China's blistering attacks on U.S. tech firms is more than quid pro quo over cyberspying charges. It's a signal of China's growing confidence in its own technology capabilities.
China makes its own computer chips, has the world's fastest supercomputer, and is on target to surpass the U.S. in R&D spending. It has built its own social media empire for its 600 million Internet users, keeping Facebook and Twitter on the fringes.
Lenovo, a company that claims dual headquarters in North Carolina and China, is today the largest PC maker in the world.
But China is now engaged in something of a war of words against U.S. tech firms, as it counters American criticism and more of it's activities, which include the recent indictment of five people from China on cyberspying charges.
In response, China's government is taking aim at hardware vendors and information providers such as Google. Its state run media ran a story Wednesday saying "Foreign tech firms pose threat on Internet." It'srattling Microsoft with TV spots that threaten to ban Windows 8. Chinese server maker Inspur is running an "IBM to Inspur" initiative, which according to reports, might seem like a spin from an old Sun vs. IBM server battle.
But this isn't just about cyberspying. China is picking and choosing its targets carefully.
Here are five reasons China is acting the way it is now.
1. China is asserting itself
China President Xi Jinping, a chemical engineer by training, is clearly wielding power. He took office last year.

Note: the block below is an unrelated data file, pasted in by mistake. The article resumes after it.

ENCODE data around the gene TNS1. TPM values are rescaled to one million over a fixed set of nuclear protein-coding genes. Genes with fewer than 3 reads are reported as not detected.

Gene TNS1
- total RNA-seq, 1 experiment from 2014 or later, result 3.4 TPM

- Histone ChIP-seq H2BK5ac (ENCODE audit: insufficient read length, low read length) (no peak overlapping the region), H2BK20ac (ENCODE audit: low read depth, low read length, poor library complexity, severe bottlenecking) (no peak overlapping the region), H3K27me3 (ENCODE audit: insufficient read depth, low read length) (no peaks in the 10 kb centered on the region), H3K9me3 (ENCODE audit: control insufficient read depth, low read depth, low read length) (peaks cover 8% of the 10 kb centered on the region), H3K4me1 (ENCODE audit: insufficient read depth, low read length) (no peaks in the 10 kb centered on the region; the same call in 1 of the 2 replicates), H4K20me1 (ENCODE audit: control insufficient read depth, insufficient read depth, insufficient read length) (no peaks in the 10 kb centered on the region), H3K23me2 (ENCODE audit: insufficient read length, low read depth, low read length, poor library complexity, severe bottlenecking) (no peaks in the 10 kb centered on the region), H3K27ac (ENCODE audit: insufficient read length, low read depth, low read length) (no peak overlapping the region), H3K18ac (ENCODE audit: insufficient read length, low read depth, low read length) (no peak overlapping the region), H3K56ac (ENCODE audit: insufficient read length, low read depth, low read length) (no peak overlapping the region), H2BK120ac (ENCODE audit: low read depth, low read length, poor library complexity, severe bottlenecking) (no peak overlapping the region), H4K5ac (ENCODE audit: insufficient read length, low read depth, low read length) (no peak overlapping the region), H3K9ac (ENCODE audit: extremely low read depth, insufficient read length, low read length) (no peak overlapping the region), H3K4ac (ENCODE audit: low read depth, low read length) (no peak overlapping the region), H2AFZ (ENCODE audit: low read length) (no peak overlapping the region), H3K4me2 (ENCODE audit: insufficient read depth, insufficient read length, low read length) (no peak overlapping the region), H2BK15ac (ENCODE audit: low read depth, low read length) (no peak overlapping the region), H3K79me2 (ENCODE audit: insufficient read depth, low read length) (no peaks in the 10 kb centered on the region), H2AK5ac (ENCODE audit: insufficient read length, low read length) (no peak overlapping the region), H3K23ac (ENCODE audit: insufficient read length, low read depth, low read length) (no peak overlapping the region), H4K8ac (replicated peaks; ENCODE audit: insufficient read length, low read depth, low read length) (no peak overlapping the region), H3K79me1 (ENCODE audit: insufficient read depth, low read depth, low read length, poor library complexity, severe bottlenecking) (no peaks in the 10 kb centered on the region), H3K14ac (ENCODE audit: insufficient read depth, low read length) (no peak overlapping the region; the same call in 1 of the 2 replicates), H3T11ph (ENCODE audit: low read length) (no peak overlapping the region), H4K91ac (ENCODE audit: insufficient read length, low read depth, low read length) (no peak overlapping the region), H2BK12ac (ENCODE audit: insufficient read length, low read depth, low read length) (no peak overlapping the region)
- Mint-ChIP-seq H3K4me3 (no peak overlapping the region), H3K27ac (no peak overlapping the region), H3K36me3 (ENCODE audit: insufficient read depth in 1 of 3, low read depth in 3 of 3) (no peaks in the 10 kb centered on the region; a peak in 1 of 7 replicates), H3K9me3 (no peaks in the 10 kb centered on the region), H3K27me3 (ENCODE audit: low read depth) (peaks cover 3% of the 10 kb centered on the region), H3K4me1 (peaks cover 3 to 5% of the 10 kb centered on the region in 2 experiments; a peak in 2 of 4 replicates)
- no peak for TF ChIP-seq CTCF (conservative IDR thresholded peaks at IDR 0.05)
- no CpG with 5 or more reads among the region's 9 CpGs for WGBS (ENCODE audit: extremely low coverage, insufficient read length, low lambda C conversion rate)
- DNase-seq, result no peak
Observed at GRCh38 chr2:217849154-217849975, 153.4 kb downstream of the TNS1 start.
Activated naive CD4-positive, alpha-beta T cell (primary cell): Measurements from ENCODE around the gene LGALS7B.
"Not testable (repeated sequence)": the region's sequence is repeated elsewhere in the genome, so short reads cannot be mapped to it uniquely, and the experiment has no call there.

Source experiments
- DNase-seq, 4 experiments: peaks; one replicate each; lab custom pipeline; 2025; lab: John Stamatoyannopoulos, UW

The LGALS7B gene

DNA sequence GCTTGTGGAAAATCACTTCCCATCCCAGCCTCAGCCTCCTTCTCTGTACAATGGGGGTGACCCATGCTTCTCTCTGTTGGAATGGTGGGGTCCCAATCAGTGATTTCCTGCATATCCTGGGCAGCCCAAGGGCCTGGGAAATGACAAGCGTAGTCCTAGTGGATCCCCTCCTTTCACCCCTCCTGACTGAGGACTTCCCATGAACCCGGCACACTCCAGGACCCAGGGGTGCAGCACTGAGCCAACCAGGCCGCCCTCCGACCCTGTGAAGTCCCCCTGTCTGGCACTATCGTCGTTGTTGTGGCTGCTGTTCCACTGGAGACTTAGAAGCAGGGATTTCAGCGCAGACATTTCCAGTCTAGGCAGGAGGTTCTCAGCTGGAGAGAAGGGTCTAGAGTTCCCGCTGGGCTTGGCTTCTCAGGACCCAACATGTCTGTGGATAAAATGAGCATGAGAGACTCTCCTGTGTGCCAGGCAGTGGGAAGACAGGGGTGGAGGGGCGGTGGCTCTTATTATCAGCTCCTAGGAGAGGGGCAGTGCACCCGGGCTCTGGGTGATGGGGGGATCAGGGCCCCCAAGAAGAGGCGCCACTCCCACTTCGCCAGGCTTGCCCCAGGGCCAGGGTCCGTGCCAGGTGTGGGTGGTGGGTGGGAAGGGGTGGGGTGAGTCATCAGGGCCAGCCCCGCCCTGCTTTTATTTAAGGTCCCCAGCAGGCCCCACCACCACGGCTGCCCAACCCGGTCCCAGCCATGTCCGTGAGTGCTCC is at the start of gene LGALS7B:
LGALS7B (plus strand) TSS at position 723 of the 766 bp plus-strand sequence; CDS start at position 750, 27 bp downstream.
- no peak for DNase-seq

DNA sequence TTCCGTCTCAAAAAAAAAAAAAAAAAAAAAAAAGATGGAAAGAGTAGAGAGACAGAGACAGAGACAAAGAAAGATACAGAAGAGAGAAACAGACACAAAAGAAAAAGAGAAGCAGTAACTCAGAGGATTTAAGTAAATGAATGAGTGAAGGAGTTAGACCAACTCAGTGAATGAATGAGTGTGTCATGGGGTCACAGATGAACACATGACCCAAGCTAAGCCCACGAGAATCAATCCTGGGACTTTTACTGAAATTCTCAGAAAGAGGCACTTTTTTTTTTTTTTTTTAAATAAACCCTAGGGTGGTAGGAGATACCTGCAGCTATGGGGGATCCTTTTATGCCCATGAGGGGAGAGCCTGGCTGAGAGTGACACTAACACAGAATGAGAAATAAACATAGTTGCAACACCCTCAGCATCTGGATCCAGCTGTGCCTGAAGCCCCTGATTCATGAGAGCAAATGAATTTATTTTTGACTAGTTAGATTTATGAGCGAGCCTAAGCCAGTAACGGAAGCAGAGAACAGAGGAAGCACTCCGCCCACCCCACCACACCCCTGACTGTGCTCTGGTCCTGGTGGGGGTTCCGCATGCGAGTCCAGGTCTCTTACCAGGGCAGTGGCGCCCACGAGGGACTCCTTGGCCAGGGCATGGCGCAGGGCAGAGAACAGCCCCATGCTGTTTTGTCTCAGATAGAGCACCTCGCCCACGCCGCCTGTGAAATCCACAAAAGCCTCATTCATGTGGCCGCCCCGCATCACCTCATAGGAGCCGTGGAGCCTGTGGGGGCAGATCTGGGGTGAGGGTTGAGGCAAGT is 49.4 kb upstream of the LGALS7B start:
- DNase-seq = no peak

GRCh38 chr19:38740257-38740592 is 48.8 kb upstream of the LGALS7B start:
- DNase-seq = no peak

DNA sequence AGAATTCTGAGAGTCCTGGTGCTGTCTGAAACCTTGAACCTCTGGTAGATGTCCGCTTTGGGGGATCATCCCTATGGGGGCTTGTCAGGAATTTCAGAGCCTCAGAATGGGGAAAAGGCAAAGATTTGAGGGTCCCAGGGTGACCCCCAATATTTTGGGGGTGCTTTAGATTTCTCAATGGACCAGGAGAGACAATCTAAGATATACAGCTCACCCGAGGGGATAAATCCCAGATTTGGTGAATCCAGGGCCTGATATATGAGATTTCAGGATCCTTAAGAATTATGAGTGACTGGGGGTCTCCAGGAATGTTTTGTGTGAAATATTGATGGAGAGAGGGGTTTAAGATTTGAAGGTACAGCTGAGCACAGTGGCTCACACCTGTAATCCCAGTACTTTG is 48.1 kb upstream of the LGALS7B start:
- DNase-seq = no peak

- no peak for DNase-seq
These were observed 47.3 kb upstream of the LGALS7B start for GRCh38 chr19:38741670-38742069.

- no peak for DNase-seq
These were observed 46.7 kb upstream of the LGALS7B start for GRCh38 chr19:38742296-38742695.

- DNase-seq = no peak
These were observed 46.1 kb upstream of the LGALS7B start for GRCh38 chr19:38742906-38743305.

Six months after taking office, Jinping approved an air defense identification zone in the East China Sea, requiring aircraft to report flight plans, and provide other information. It is also exercising territorial rights for drilling in the South China Sea, antagonizing Vietnam in particular.
China's military capabilities are rising. It now has an aircraft carrier, and gave Chuck Hagel, the U.S. defense chief, a tour of it in April. China is working on stealth aircraft, and made that clear in a slide presented at a conference showing how its high performance computing (HPC) systems are used in its military aircraft development operations.
Andrew Bartels, an analyst at Forrester, sees China's recent posture on U.S. tech companies as part of its overall approach. China "Has become more assertive of its position in foreign policy," he said.
2. China's innovation policy pushes U.S. tech to the side
China wants to wean itself from as much foreign tech as possible. Its plan is to reduce its dependency on foreign technology from about 50% today to 30% by 2020, according to a report released last last year by the Congressional Research Service.
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